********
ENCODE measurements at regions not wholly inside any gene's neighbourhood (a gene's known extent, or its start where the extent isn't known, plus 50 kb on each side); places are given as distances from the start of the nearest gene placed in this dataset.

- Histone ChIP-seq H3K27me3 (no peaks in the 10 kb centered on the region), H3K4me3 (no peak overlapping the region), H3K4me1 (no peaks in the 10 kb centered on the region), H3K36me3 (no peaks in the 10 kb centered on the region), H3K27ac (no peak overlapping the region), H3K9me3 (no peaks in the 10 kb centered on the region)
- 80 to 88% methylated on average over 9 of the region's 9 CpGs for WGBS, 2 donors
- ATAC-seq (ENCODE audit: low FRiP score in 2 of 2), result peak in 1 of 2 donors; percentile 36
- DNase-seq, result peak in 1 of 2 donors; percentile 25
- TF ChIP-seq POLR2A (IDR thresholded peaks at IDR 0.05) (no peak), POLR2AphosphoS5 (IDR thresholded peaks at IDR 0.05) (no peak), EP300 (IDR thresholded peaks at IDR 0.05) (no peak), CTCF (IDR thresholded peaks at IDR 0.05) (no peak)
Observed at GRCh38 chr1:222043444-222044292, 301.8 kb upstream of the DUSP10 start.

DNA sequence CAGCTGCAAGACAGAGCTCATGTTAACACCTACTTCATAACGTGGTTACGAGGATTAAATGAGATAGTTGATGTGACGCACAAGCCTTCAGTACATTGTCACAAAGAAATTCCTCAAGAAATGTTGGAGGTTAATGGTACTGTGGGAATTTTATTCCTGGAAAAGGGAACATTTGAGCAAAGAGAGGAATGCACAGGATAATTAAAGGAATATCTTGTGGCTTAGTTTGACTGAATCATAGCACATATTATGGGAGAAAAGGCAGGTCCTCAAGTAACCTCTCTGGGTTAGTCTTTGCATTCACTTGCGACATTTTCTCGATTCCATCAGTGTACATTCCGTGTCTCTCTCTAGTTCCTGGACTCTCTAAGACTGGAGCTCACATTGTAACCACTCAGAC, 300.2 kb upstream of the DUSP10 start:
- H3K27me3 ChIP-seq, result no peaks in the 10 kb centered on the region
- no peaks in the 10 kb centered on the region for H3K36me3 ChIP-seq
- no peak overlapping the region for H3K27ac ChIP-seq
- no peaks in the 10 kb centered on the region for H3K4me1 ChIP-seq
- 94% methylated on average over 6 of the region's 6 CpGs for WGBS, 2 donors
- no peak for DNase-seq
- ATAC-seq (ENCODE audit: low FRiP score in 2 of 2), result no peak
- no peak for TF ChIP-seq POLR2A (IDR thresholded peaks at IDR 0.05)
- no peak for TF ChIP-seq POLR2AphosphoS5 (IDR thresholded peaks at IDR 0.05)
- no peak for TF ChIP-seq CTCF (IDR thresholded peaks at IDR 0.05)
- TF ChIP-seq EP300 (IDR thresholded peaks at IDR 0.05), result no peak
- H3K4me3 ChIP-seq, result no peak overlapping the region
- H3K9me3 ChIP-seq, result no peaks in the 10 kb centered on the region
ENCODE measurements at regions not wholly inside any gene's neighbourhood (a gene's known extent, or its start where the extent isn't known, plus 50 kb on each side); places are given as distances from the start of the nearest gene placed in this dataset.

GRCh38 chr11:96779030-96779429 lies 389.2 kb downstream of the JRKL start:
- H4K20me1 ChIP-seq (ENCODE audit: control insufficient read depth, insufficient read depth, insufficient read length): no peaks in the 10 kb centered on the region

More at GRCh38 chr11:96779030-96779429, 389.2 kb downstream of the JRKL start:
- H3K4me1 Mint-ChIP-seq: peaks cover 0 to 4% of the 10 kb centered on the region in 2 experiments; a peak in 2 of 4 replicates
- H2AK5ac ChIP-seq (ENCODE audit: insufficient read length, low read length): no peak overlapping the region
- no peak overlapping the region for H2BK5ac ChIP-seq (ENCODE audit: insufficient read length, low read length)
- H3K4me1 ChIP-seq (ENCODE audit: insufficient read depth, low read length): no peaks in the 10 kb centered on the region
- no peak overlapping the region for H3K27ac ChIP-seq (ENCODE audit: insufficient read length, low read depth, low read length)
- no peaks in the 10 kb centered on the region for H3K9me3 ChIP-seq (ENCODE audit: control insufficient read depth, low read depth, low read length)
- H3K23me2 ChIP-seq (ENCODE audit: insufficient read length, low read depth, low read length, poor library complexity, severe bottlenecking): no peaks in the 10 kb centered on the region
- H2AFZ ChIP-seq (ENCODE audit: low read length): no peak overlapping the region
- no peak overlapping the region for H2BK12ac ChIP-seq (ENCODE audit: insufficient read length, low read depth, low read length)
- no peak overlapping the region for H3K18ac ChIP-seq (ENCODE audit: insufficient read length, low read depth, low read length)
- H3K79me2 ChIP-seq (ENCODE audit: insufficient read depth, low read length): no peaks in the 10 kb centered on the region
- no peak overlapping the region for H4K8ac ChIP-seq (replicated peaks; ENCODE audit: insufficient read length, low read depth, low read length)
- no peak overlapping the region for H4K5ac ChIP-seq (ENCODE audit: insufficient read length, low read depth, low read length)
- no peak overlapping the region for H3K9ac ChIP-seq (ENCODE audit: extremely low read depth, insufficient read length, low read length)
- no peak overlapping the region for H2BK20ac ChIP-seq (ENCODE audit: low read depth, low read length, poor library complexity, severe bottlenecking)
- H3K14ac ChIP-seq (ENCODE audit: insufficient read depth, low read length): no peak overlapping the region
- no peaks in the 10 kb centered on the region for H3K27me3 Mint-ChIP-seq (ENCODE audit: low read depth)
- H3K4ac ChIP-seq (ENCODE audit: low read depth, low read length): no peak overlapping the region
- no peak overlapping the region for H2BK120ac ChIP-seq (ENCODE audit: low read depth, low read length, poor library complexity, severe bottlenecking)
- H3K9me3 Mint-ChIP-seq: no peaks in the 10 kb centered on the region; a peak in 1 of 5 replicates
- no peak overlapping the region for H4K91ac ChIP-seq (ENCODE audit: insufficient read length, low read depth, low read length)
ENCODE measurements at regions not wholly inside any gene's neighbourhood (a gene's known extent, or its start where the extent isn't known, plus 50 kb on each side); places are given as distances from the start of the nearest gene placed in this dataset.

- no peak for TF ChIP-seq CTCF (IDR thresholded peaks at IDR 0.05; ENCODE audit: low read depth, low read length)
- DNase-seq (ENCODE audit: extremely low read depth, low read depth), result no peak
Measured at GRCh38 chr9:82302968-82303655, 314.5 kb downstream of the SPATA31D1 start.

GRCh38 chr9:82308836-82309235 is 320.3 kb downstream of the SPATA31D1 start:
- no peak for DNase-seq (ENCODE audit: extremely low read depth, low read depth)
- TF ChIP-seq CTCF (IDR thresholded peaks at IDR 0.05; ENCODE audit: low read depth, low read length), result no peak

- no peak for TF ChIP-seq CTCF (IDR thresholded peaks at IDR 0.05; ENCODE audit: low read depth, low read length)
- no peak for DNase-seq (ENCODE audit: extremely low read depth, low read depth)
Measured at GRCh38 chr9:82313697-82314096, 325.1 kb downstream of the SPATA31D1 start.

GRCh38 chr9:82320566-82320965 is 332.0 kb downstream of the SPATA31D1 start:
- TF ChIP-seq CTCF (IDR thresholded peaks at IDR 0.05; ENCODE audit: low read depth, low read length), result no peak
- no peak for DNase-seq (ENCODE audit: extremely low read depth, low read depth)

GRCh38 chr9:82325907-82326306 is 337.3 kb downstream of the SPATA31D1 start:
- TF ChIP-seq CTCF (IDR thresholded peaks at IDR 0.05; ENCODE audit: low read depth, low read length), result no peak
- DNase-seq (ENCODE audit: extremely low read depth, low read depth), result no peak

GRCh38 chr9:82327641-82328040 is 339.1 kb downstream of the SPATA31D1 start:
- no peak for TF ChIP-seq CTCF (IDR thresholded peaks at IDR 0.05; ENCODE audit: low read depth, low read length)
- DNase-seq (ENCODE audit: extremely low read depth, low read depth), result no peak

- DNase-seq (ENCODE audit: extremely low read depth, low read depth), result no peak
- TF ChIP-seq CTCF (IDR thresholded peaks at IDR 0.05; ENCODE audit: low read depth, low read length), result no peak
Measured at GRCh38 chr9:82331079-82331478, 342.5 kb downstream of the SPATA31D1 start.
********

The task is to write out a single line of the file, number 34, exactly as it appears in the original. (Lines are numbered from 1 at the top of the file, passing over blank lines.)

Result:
- no peak overlapping the region for H2BK12ac ChIP-seq (ENCODE audit: insufficient read length, low read depth, low read length)